Is It Autobiographical?
Years ago, hearing that I was writing fiction, a friend asked if it was autobiographical.
“Not exactly,” I said. “It’s about Gypsies in eastern Europe in the early 1400s.”
My friend laughed. “Guess not.”
In fact my narrative of a girl’s childhood with her big brother, her encounter with new environments, and her growth into womanhood was replete with autobiography. So is my current late medieval mystery, shaped by memories of sojourns in a predominantly male milieu and an expatriate community far from home.
How but through experience do we know the workings of the human heart? The incongruous behaviors that erupt out of fear, resentment, loneliness, or grief? The relationships of lovers, friends, and rivals? The smell of wet soil, the taste of salted fish, the sensation of wind on the face? Isn’t it all autobiographical?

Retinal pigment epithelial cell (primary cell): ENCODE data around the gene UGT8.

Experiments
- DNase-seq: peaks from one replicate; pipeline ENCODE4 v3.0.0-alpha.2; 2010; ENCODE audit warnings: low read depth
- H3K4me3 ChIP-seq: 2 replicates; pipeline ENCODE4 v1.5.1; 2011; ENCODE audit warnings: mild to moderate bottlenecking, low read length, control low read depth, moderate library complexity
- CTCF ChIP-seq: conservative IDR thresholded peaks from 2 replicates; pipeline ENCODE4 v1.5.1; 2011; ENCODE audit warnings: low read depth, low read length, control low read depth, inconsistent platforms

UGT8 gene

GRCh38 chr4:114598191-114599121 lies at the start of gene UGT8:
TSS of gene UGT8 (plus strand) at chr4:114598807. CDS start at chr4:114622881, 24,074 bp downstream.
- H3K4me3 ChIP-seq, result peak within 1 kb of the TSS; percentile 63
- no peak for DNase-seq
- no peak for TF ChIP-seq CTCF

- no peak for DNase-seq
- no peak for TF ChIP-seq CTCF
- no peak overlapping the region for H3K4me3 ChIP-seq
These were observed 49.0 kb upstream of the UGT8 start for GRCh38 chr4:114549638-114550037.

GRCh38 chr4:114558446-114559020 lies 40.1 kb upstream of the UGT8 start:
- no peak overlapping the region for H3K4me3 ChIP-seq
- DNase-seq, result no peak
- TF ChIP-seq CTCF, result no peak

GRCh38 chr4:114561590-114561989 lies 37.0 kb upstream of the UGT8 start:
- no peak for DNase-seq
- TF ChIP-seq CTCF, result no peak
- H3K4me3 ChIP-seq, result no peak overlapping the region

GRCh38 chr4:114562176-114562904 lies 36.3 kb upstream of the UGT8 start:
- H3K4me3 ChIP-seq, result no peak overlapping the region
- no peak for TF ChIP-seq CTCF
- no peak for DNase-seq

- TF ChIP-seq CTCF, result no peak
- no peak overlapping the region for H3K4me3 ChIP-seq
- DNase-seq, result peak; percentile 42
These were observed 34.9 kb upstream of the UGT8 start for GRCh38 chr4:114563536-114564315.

5/8/2017 02:01:52 pm
Beautifully put, Sarah. The traditional advice to writers is to write what you know. Of course, other advice is to travel widely, meet people, experience new things, read widely, and observe, observe, observe! Doing these things expands "what you know."
Points well taken, Rhonda. My Sept. 26 blog post, "Writing What You Know," took issue with that traditional advice and proposed, as you do, expanding what you know. One can know a lot at second hand. Recently I've consulted friends with relevant expertise to construct a horse theft and describe a childbirth gone wrong.
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I'm a historian who writes novels and literary nonfiction. My home base is Madison, Wisconsin.